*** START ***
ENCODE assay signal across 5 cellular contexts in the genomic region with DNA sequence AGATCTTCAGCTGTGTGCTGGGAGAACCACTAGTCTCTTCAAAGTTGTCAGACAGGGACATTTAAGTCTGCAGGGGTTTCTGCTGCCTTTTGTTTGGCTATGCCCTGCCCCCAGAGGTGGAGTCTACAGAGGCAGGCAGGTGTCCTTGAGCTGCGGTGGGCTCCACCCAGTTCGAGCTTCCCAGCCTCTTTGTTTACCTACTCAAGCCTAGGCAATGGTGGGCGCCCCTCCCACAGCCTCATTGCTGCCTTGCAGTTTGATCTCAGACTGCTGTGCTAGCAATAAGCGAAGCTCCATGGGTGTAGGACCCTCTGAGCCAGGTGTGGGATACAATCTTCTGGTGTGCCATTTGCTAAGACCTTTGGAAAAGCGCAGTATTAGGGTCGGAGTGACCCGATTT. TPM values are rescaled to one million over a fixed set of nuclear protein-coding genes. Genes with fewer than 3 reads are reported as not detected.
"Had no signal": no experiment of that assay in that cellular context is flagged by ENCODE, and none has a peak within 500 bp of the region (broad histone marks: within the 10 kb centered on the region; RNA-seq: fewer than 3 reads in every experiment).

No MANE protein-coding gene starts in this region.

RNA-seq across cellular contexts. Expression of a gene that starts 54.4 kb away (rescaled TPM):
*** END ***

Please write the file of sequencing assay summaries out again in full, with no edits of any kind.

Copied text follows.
ENCODE assay signal across 5 cellular contexts in the genomic region with DNA sequence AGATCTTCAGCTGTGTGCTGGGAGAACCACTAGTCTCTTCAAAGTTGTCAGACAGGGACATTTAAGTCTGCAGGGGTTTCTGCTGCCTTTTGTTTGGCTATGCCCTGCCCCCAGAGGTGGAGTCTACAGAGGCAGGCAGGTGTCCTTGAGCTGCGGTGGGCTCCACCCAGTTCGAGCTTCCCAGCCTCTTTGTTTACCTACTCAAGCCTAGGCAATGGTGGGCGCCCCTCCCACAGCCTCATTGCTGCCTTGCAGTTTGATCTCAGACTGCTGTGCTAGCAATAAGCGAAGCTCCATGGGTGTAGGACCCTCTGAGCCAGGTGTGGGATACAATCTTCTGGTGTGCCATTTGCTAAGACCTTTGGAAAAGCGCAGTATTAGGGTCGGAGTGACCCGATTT. TPM values are rescaled to one million over a fixed set of nuclear protein-coding genes. Genes with fewer than 3 reads are reported as not detected.
"Had no signal": no experiment of that assay in that cellular context is flagged by ENCODE, and none has a peak within 500 bp of the region (broad histone marks: within the 10 kb centered on the region; RNA-seq: fewer than 3 reads in every experiment).

No MANE protein-coding gene starts in this region.

RNA-seq across cellular contexts. Expression of a gene that starts 54.4 kb away (rescaled TPM):